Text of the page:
Maintaining good relations with field user groups will help build trust between both parties, he said. Often, user groups are the first to report a deficiency to a field, especially when there is no municipal staff dedicated to the site. It’s much easier, however, when a specific deficiency has already been noted by staff and a date for its repair has been set. The caller can then be provided with this information, giving the user group the satisfaction of knowing appropriate action will be taken.

Such a strategy lets the public know that sports turf professionals care and that they are on top of things.

A good risk management program in which inspection-produced data is collected can result in the allocation or defence of budget dollars from an operating or annual budget perspective.

Once inventory is known and the components of a field are identified quantitatively, budget building or defending becomes more reliable and increases the credibility of the sports turf professional, Dore said.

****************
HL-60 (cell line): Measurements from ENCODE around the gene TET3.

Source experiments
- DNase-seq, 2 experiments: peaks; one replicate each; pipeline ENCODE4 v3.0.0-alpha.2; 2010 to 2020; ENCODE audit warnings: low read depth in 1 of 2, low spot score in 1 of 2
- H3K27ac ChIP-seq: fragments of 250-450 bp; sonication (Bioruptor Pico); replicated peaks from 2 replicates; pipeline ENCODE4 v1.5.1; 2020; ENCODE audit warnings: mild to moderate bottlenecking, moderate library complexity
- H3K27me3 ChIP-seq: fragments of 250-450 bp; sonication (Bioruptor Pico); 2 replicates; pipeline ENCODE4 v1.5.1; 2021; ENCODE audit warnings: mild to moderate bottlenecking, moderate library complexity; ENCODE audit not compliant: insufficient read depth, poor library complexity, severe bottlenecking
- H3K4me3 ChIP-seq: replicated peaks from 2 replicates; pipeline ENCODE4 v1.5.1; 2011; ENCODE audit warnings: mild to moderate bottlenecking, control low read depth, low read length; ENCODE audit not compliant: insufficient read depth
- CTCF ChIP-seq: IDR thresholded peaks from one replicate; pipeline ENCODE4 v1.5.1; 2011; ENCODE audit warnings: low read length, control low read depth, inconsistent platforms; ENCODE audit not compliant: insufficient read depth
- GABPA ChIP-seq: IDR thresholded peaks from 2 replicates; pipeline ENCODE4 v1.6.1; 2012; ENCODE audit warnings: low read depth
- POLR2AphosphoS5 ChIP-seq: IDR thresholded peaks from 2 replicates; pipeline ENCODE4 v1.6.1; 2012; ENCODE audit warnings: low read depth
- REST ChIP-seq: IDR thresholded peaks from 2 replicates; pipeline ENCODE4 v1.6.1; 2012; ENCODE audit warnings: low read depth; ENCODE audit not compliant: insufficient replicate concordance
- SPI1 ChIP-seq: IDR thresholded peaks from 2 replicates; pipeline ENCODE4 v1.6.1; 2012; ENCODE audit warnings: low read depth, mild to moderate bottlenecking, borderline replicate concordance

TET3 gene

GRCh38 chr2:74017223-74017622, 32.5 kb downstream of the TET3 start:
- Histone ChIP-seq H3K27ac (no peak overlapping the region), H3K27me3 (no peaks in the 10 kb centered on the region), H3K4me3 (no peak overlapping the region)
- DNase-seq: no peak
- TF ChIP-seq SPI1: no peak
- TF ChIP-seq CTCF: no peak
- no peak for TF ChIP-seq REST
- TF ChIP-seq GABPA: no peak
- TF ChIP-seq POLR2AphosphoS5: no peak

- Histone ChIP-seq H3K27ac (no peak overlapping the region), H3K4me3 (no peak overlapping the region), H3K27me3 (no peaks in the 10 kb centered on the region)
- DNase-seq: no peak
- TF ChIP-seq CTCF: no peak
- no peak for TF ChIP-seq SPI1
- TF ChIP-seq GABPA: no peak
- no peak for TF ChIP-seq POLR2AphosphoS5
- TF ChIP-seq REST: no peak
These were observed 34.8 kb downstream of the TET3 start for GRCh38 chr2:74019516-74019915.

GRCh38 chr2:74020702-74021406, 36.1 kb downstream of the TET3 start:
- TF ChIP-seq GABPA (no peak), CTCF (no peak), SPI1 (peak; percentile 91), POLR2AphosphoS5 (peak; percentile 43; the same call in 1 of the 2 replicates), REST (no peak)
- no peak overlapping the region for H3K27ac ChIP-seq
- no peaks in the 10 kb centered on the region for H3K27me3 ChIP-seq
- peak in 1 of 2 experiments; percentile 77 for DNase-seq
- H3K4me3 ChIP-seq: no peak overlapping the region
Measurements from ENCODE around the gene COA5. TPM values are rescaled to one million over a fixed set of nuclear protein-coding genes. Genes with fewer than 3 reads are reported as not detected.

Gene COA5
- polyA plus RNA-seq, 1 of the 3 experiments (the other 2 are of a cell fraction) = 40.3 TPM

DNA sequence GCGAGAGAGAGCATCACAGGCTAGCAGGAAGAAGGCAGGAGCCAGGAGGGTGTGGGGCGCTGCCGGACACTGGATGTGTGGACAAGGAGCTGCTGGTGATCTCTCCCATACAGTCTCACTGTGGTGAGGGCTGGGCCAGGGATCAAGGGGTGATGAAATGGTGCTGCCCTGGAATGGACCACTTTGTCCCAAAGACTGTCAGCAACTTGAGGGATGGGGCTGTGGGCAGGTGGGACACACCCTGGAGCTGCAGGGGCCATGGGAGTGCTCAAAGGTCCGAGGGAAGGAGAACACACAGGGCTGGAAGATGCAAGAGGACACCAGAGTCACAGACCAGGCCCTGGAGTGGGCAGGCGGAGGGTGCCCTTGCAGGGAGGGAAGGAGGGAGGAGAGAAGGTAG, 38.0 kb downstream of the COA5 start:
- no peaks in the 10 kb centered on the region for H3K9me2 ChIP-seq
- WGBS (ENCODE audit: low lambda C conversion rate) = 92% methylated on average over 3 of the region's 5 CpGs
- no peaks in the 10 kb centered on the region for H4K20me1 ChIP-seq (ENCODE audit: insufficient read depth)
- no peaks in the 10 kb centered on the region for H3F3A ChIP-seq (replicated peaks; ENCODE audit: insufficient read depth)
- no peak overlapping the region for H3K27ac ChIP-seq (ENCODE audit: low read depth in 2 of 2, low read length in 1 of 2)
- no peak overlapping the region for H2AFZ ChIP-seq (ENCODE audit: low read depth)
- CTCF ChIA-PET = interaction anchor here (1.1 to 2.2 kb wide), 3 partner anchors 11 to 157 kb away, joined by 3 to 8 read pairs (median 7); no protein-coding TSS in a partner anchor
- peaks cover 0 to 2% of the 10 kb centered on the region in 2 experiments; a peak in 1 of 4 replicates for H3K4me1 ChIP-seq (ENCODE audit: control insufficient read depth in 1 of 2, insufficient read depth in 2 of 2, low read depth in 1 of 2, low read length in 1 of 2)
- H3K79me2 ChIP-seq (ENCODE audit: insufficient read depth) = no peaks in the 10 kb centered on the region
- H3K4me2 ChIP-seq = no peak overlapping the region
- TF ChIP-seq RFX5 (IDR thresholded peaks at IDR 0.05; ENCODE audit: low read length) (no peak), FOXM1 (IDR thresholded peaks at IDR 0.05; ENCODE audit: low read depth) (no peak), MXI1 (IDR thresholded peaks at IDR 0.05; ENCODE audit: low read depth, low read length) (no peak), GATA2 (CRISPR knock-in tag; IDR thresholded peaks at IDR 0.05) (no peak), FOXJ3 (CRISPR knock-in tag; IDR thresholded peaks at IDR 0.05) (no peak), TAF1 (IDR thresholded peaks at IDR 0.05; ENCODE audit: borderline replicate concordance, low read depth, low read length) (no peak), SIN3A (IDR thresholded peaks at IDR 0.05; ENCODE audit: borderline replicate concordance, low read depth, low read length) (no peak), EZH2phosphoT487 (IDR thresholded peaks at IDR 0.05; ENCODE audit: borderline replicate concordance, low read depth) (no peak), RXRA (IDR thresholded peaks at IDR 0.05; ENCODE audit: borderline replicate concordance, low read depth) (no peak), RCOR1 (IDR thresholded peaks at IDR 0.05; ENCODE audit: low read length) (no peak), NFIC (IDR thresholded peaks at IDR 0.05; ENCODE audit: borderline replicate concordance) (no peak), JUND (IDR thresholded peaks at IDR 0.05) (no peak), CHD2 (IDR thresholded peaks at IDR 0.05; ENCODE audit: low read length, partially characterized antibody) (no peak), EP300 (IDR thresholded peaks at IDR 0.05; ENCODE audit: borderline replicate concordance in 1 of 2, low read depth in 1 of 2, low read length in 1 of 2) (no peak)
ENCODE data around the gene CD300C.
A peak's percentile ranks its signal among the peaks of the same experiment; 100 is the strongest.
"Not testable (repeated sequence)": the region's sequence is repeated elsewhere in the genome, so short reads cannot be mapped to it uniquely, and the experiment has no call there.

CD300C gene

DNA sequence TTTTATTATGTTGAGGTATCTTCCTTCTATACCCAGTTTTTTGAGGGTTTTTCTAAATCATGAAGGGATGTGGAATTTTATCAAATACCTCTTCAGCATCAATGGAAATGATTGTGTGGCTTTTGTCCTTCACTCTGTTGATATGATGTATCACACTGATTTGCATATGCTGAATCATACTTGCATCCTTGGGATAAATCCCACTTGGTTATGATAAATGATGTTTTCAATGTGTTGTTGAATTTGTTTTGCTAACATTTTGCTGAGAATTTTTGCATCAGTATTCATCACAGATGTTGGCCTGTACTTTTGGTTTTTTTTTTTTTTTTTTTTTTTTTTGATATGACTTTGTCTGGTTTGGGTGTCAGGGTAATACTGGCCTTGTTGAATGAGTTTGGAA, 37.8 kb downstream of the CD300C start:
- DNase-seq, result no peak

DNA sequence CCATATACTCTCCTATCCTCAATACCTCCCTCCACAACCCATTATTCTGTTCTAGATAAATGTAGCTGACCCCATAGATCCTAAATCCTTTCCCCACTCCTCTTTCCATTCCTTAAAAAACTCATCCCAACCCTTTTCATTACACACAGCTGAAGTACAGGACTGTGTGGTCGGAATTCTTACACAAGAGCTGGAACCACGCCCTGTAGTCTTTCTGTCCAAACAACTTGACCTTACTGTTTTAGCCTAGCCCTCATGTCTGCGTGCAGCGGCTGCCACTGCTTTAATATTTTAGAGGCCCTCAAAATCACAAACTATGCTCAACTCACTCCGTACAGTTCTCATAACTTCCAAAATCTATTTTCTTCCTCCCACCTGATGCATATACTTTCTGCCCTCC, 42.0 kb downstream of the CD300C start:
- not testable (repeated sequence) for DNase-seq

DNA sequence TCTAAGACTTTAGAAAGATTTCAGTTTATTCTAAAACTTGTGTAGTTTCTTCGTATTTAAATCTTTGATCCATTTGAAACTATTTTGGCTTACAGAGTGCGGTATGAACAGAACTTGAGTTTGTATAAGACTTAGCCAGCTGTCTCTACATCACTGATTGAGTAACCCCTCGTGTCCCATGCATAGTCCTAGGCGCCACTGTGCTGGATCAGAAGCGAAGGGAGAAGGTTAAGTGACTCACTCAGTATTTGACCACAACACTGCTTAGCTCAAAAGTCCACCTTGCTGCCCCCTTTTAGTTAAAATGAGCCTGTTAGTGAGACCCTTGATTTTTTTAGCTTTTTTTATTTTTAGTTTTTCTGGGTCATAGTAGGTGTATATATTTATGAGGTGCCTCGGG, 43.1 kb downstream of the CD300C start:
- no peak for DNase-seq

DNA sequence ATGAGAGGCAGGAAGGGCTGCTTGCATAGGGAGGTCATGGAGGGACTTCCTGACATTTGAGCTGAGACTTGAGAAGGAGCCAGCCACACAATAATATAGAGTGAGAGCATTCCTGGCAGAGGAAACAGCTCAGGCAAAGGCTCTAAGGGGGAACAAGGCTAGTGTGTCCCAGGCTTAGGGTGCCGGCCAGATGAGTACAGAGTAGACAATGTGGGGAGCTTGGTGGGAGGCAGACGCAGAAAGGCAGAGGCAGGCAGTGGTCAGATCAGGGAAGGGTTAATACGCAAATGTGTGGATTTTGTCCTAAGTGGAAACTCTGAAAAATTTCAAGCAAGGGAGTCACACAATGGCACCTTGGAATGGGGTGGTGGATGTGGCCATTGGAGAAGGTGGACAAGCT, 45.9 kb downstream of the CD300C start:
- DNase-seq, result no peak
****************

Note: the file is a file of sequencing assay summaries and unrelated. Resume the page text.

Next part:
When a field’s components are inventoried and its deficiencies are regularly noted, the data provides such information as unit costs for deficiency repair or replacement. Historical budget information is produced as a result which becomes effective in allocating or forecasting expenditures necessary in an annual budget. Typical unit repair costs are multiplied by the number of units in the inventory and then multiplied by the average number of historical deficiencies in a given budget to produce quantifiable measurements which are defendable when presented to municipal councils at budget time.

Dore said the tactic helps in the chances of maintaining a share of increasingly scarce budget dollars.

A capital budget plan of 10 years is another area which can benefit from good risk management data. This allows park planners and councils to get an idea of what infrastructure is forecasted to be replaced in the future as well as the associated costs.
Often, the costs of major replacements can reach beyond $200,000, depending on what needs to be replaced. Spread over a 10-year capital budget plan, large spikes in capital funding requirements in any one year can be avoided.

Dore said a good risk management plan forms the basis of good management practices and is beneficial in achieving customer satisfaction, budget management and supporting the advancement of the sports turf profession.